Tilt the engine all the way down.Get the hood off and the plugs out to drain water out(most plugs will come out with an adjustable spanner).Assuming it's carbed,remove the airbox if you have one and drain the carbs of fuel. While the drain plugs are out, try and blast a little Dryfuel into the float bowls-it'll clear water from the jets.Replace drain plugs. Turn the engine over on the key with the spark plugs out AND THE KILLCORD OFF for 10 seconds to expel as much water as possible. Get some Dryfuel into the plugholes if possible after this (squirty top helps here-if you don't have one don't try it.)

Pour a load of Dryfuel into the inlet tracts-it'll absorb the water left inside the engine-and turn the engine over again for a few seconds.

Put the top one back in.Spray the plugs with Dryfuel THEN wd40. Bingo-dry plugs. Put the top one back in.

Try to start the engine,cranking the fast idle lever from closed to full. If it fires put the next plug back in. Hopefully it'll start on 2 cylinders. Keep it running on 2 to warm it up and dry it out. Stop the engine, put the last/next plug back in. When it's running on all cylinders,check the prop is free of lines and hopefully you're running and out of the smelly stuff. I'm not trying to be nice to the engine here so if it won't run on all cylinders but will still make headway get moving towards the nearest safe place.
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Old 19 August 2008, 08:47   #25
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Inflate my lifejacket if it hasn't gone off.

Attempt to recover flare box from the bow locker.
This order of things wouldn't be possible.

I wouldn't be confident about the rest in anything else but calm conditions. Would an engine fill up with water that quickly ? Is nothing water tight ?
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Old 19 August 2008, 09:13   #26
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This order of things wouldn't be possible.
I could on mine-the bow locker is right in the bow and I can reach it from in the water.The weight of the engine should make the bow float higher.

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I wouldn't be confident about the rest in anything else but calm conditions.
Nor would I-but I reckon it's worth a try. You'll survive a lot longer out of the water.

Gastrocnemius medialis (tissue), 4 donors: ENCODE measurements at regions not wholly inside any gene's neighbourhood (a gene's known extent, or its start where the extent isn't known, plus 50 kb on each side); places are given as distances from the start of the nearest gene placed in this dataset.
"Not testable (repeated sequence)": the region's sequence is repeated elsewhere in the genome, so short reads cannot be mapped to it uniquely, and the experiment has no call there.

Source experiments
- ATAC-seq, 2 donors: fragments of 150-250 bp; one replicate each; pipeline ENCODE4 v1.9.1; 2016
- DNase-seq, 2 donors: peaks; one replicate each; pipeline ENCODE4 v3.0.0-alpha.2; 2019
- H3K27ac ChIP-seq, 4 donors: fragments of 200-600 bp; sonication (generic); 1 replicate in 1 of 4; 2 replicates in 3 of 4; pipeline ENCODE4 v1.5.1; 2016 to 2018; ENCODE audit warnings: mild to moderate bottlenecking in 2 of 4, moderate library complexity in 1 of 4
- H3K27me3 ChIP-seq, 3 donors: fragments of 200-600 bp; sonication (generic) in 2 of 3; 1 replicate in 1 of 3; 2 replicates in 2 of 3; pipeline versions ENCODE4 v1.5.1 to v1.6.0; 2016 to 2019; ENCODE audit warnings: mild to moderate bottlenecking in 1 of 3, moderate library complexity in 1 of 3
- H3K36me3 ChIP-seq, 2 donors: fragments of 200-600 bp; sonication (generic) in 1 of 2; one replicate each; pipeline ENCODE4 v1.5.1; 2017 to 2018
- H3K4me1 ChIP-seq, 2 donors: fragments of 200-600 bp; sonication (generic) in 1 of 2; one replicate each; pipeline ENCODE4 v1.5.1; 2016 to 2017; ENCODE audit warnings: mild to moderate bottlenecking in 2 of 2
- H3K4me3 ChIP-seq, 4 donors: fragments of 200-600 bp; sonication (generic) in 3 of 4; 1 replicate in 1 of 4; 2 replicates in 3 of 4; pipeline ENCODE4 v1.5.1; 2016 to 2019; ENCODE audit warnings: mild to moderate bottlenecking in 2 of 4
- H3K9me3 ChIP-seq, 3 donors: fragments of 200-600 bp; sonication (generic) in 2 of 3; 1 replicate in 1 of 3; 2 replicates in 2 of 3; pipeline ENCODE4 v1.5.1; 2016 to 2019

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Would an engine fill up with water that quickly ? Is nothing water tight ?
Realistically, nothing much is watertight on an engine when inverted for any length of time. Any water in the exhaust will run straight back into the cylinders and the cowl will let in water via the air intake if the other seals aren't perfectly airtight. If a 2 stroke piston is on the intake/exhaust stroke then air will be able to escape that way too albeit slowly. If you're lucky and the airbox inlets don't submerge you might get away with it but I'd still pull the plugs first-if water has got in you'll hydraulic lock the engine.

Might be worth trying to turn the engine slowly via the flywheel by hand with it tilted to let water run out of the cabs and airbox though.

BTW, it's highly unlikely Jon H's motor still has the inversion restart kit on it still.
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Old 19 August 2008, 12:32   #27
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What Nos describes is essentially what the RNLI "wet start" kit does without the aid of tools. I was at a lecture given by an RNLI bloke years ago who described it. Basically a "dump valve" on the bottom of each cylinder coupled together and also acting with carb drain / flush valves (basically poured fuel through the carbs). Idea is you pull the lever and crank for 10(?) seconds. In one fell swoop it pumps the cyls dry and flushes the carb bowls expelling all the water. I can't remember if you then half closed the valves to warm things up with a bit of compression or not, but then you just replace the lever, and treat as a cold start. They reckoned 45 seconds from climbing back in to driving off! And no, it's highly unlikely it'll still be fitted!